Microfluidic flow based multiplexed devices have gained significant promise in detecting biomarkers in complex biological samples. However, to fully exploit their use in bioanalysis, issues such as (i) low sensitivity and (ii) high levels of nonspecific adsorption of non-target species have to be overcome. Herein, we describe a new multiplexed device for the sensitive detection of multiple protein biomarkers in serum by using an alternating current (ac) electrohydrodynamics (ac-EHD) induced surface shear forces based phenomenon referred to as nanoshearing. The tunable nature (via manipulation of ac field) of these nanoshearing forces can alter the capture performance of the device (e.g., improved fluid transport enhances number of sensor-target collisions). This can also selectively displace weakly (nonspecifically) bound molecules from the electrode surface (i.e., fluid shear forces can be tuned to shear away nonspecific species present in biological samples). Using this approach, we achieved sensitive (100 fg mL−1) naked eye detection of multiple protein targets spiked in human serum and a 1000-fold enhancement in comparison to hydrodynamic flow based devices for biomarker detection. We believe that this approach could potentially represent a clinical diagnostic tool that can be integrated into resource-limited settings for sensitive detection of target biomarkers using naked eye.
The complexity and heterogeneity associated with diseases such as cancer require the measurement of multiple biomarkers to provide a more comprehensive understanding of the biological process and disease dynamics1. In resource-constrained settings, a simple methodology for the routine assessment of multiple molecular biomarkers promises to transform disease diagnosis by providing clinically useful information2,3. In healthcare settings, the integration and utilization of cancer biomarkers is therefore largely dependent on the development of a simple, rapid and multiplexed platform with the ability to detect multiple targets with high specificity and sensitivity4. In recent years, a wide range of assay formats have been developed for the measurement of multiple proteins using enzyme-linked immunosorbent assay (ELISA)5,6, nanomaterials (e.g., nanotubes7, nanowires4), electrochemical immunosensors8 and mass spectrometry9. In addition, a number of microfluidic approaches based on chemically modified sensors surfaces relying on diffusive mixing (i.e., increased number of sensor-target collisions) of targets have also been developed to enhance the capture performance of the devices10,11. Despite their impressive performances, their integration into resource-limited settings that require simple on-site diagnosis to improve treatment and survival rates, is restricted due to the need for sophisticated detection procedures and operational control systems.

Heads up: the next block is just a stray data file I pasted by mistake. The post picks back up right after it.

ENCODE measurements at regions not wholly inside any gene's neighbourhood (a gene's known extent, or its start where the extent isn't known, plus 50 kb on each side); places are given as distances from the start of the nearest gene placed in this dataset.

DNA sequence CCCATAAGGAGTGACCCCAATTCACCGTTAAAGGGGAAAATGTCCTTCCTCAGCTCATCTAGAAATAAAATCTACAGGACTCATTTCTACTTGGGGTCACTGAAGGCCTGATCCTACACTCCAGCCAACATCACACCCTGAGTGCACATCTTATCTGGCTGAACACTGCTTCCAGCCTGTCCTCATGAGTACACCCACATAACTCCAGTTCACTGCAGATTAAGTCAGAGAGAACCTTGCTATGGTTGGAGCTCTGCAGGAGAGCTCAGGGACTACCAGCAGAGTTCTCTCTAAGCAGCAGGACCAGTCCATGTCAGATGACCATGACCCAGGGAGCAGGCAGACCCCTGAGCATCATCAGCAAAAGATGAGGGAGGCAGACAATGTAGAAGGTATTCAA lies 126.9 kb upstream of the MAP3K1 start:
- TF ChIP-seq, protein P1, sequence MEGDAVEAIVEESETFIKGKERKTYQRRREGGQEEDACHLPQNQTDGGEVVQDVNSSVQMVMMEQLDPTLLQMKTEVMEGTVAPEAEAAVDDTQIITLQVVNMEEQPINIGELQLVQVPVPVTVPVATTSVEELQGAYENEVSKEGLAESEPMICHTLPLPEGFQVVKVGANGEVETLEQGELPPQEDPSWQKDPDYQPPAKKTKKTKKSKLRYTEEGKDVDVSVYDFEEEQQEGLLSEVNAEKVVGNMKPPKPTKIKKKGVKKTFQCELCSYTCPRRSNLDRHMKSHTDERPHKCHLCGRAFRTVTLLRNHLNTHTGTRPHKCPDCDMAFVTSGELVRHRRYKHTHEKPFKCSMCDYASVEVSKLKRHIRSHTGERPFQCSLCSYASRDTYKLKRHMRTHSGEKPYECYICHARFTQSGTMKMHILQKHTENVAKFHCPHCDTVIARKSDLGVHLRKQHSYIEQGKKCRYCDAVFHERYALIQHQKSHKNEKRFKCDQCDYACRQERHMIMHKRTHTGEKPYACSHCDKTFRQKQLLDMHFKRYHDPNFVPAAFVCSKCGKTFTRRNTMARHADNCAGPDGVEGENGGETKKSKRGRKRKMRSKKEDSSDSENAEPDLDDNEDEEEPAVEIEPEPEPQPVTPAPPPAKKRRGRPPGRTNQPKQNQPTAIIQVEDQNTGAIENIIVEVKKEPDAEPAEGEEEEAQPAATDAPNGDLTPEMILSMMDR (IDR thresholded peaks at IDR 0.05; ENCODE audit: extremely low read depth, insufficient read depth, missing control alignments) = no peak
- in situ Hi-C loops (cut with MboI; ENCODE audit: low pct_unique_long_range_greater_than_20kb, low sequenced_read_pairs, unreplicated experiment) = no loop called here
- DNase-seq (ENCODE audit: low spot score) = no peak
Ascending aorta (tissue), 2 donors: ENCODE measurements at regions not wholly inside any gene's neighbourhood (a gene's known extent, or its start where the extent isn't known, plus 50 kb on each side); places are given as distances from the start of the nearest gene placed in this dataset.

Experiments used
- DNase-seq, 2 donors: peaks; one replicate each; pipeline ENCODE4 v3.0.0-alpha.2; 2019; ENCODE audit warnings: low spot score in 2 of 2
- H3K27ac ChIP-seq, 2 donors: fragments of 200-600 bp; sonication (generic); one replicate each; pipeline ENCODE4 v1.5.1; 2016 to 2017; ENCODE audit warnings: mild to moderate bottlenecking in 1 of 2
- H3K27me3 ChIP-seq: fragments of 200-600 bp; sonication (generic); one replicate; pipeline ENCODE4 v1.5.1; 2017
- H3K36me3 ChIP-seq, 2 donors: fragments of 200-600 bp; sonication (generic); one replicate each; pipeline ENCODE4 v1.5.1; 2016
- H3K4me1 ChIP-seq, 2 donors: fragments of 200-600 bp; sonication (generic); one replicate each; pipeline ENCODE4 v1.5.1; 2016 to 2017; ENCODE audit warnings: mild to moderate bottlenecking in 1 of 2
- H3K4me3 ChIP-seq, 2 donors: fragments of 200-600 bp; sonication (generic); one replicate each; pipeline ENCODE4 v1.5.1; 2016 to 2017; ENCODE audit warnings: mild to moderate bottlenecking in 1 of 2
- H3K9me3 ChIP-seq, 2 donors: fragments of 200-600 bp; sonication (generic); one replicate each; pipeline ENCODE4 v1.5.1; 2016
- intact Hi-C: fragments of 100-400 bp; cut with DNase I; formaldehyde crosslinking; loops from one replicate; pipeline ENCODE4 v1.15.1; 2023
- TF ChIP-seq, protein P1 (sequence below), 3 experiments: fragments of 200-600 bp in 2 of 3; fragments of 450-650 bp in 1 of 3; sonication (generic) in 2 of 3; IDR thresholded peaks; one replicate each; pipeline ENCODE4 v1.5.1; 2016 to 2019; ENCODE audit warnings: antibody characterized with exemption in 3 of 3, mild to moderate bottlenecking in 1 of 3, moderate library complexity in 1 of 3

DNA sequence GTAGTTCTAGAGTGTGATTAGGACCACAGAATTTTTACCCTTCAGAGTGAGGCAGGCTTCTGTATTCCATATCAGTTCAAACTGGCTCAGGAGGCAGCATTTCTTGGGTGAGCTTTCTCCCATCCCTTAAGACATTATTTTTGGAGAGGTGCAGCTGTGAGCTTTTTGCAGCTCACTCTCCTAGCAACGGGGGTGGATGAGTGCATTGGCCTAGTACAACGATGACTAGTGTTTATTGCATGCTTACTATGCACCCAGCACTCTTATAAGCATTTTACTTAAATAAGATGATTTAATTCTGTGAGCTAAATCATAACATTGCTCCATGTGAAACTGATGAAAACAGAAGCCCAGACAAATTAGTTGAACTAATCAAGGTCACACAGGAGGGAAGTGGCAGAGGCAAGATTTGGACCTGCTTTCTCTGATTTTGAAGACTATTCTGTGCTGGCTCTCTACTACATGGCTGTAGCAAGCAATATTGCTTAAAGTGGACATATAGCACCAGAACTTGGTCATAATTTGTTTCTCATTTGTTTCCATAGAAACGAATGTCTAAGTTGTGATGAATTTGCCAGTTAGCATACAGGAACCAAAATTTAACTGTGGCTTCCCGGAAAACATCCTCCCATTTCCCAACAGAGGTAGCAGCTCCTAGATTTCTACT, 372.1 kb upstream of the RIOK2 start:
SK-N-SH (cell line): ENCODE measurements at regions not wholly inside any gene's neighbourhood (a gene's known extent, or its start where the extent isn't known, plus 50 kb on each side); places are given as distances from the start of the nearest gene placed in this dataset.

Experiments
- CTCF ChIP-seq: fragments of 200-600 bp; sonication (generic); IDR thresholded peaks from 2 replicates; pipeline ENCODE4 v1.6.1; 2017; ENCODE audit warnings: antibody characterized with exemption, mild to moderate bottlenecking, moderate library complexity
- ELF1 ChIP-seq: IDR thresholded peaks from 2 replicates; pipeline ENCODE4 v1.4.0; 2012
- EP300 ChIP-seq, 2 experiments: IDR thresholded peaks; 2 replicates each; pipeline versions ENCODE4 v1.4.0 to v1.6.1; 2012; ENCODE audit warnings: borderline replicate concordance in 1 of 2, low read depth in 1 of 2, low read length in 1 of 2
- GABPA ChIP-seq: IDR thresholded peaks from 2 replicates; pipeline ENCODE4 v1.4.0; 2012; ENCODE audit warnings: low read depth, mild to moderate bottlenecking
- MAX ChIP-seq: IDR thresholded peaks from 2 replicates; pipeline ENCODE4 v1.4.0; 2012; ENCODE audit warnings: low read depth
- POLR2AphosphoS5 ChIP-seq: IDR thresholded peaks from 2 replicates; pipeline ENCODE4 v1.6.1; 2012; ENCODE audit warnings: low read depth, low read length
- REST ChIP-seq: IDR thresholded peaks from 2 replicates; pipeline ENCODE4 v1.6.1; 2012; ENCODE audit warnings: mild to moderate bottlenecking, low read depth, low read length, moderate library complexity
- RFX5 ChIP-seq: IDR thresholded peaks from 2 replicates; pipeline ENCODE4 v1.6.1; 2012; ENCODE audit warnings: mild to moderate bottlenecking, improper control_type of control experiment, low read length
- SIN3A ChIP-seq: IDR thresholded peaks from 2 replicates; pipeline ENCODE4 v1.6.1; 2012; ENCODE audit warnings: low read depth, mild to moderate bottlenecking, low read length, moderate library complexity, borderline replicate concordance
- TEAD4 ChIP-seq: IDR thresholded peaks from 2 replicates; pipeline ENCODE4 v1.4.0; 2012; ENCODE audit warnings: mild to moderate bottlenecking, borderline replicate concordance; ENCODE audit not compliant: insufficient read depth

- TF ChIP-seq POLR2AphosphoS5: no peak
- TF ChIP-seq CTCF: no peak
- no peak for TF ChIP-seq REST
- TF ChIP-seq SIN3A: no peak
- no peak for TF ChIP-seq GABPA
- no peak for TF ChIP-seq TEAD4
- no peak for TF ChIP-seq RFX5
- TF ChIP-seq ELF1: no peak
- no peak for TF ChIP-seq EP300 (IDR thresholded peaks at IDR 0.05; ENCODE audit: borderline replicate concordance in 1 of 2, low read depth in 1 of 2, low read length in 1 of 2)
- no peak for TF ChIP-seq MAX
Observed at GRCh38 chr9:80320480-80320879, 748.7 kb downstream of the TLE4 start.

Over the past decade, several labeling and signal enhancement strategies have been developed that enabled rapid on-site detection of protein biomarkers using chemiluminescence, colorimetric and optical read-out methods6,12. Most of these methods are based on conventional immunoassays that rely on an antibody-functionalized solid support for target capture and a reporter antibody for assay read-out. One of the major limitations of these technologies is the nonspecific adsorption of non-target species (molecules, cells, etc) onto to the sensor surface13. Generally, concentrations of non-target species present in biological fluids (serum, bloods, plasma, etc) are several orders of magnitude higher than that of target proteins (10−16–10−12 M). These non-target species tend to simply adhere to the sensor surface without any specific receptor (e.g., antibody) recognition, thereby limiting the sensitivity and specificity of detection14. In recent years, much attention has been given towards the use of antifouling layers or coatings to minimize the nonspecific adsorption of molecules onto the sensor surface15.